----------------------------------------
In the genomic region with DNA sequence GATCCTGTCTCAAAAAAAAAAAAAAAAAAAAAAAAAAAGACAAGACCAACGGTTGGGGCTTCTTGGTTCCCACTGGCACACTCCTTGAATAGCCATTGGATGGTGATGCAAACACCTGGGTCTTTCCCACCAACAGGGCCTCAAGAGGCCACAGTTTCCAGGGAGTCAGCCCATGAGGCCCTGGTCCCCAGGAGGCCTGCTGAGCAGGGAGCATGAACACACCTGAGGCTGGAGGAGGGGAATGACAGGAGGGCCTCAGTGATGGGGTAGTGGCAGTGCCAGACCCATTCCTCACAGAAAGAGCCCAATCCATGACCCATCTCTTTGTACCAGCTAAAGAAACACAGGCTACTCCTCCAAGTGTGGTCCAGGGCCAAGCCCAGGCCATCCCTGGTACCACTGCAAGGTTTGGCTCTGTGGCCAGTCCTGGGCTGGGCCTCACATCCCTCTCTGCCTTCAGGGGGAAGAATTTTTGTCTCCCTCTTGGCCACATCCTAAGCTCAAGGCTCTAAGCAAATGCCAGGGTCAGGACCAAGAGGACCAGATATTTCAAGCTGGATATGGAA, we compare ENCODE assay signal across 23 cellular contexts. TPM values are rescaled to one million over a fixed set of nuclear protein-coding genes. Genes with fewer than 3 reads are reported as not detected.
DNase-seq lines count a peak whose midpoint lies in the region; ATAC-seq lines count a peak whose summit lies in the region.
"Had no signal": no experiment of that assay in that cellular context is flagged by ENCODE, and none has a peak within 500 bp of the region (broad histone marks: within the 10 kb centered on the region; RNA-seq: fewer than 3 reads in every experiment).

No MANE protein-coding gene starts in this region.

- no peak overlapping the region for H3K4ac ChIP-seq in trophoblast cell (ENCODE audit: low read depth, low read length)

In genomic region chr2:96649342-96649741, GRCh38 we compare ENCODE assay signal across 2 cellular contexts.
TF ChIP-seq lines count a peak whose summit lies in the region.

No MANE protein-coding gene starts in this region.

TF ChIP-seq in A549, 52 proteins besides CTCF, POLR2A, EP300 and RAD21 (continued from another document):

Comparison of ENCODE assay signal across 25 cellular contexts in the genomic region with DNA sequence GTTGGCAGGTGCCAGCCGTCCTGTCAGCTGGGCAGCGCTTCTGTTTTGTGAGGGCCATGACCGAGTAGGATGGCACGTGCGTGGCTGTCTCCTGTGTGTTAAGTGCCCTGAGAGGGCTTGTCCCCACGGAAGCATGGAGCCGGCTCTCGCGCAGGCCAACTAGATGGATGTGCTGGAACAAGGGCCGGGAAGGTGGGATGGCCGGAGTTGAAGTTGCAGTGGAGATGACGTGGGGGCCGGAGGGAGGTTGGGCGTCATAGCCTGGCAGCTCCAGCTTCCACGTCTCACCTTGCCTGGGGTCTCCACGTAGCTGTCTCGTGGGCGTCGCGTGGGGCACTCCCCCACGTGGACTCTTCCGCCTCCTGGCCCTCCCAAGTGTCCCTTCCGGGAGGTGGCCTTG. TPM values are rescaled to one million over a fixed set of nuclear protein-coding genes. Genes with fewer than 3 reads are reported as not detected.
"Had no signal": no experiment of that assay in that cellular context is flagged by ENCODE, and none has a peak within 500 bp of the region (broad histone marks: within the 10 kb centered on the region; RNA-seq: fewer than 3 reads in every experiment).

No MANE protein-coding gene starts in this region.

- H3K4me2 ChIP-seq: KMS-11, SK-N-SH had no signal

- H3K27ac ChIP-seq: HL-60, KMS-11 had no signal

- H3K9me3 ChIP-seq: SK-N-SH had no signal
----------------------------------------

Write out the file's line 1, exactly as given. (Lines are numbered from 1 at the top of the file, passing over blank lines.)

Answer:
In the genomic region with DNA sequence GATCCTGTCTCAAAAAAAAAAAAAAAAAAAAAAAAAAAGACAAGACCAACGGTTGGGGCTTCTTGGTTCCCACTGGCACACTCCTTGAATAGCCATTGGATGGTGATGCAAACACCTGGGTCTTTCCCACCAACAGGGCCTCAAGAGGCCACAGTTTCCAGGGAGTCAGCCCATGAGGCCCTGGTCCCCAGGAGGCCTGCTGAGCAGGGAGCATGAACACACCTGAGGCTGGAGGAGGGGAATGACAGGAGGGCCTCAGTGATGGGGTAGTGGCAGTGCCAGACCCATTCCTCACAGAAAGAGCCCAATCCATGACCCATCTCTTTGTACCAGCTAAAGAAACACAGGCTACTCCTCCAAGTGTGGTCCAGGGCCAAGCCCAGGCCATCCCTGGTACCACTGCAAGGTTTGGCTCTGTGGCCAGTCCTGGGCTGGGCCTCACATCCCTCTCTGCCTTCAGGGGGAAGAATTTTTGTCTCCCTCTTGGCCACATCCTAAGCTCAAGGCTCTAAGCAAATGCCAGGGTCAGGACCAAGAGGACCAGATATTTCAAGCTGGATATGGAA, we compare ENCODE assay signal across 23 cellular contexts. TPM values are rescaled to one million over a fixed set of nuclear protein-coding genes. Genes with fewer than 3 reads are reported as not detected.